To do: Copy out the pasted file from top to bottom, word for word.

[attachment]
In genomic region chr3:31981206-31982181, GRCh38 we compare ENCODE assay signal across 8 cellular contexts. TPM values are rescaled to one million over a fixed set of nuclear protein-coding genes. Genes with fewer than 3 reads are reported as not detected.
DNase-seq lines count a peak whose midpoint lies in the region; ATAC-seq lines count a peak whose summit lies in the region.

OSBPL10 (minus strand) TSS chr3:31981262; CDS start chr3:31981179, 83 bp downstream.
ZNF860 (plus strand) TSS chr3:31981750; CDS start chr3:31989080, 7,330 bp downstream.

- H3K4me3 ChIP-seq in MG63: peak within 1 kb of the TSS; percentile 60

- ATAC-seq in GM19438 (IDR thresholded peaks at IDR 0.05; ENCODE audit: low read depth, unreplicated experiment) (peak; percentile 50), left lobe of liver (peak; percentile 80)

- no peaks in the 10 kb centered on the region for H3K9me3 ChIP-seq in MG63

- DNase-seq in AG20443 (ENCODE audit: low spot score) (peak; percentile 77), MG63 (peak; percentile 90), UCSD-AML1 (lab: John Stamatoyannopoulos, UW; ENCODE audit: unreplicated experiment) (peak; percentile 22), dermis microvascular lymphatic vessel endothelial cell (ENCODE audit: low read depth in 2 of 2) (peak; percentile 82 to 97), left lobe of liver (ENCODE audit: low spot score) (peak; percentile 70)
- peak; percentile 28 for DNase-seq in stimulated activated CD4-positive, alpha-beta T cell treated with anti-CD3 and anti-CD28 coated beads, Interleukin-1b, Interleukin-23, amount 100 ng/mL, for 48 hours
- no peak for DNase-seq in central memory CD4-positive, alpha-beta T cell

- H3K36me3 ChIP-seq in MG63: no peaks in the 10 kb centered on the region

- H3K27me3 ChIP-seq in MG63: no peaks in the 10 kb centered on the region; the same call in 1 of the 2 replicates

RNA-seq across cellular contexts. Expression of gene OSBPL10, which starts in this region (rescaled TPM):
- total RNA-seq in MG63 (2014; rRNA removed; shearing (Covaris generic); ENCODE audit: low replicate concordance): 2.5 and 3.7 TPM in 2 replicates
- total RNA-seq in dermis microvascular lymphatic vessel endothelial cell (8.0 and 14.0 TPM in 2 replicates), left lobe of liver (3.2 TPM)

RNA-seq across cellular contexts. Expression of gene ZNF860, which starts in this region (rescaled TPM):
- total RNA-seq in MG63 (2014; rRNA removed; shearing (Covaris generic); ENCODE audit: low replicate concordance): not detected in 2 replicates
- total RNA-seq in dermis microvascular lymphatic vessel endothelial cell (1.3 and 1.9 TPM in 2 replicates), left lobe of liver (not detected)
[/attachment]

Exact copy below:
In genomic region chr3:31981206-31982181, GRCh38 we compare ENCODE assay signal across 8 cellular contexts. TPM values are rescaled to one million over a fixed set of nuclear protein-coding genes. Genes with fewer than 3 reads are reported as not detected.
DNase-seq lines count a peak whose midpoint lies in the region; ATAC-seq lines count a peak whose summit lies in the region.

OSBPL10 (minus strand) TSS chr3:31981262; CDS start chr3:31981179, 83 bp downstream.
ZNF860 (plus strand) TSS chr3:31981750; CDS start chr3:31989080, 7,330 bp downstream.

- H3K4me3 ChIP-seq in MG63: peak within 1 kb of the TSS; percentile 60

- ATAC-seq in GM19438 (IDR thresholded peaks at IDR 0.05; ENCODE audit: low read depth, unreplicated experiment) (peak; percentile 50), left lobe of liver (peak; percentile 80)

- no peaks in the 10 kb centered on the region for H3K9me3 ChIP-seq in MG63

- DNase-seq in AG20443 (ENCODE audit: low spot score) (peak; percentile 77), MG63 (peak; percentile 90), UCSD-AML1 (lab: John Stamatoyannopoulos, UW; ENCODE audit: unreplicated experiment) (peak; percentile 22), dermis microvascular lymphatic vessel endothelial cell (ENCODE audit: low read depth in 2 of 2) (peak; percentile 82 to 97), left lobe of liver (ENCODE audit: low spot score) (peak; percentile 70)
- peak; percentile 28 for DNase-seq in stimulated activated CD4-positive, alpha-beta T cell treated with anti-CD3 and anti-CD28 coated beads, Interleukin-1b, Interleukin-23, amount 100 ng/mL, for 48 hours
- no peak for DNase-seq in central memory CD4-positive, alpha-beta T cell

- H3K36me3 ChIP-seq in MG63: no peaks in the 10 kb centered on the region

- H3K27me3 ChIP-seq in MG63: no peaks in the 10 kb centered on the region; the same call in 1 of the 2 replicates

RNA-seq across cellular contexts. Expression of gene OSBPL10, which starts in this region (rescaled TPM):
- total RNA-seq in MG63 (2014; rRNA removed; shearing (Covaris generic); ENCODE audit: low replicate concordance): 2.5 and 3.7 TPM in 2 replicates
- total RNA-seq in dermis microvascular lymphatic vessel endothelial cell (8.0 and 14.0 TPM in 2 replicates), left lobe of liver (3.2 TPM)

RNA-seq across cellular contexts. Expression of gene ZNF860, which starts in this region (rescaled TPM):
- total RNA-seq in MG63 (2014; rRNA removed; shearing (Covaris generic); ENCODE audit: low replicate concordance): not detected in 2 replicates
- total RNA-seq in dermis microvascular lymphatic vessel endothelial cell (1.3 and 1.9 TPM in 2 replicates), left lobe of liver (not detected)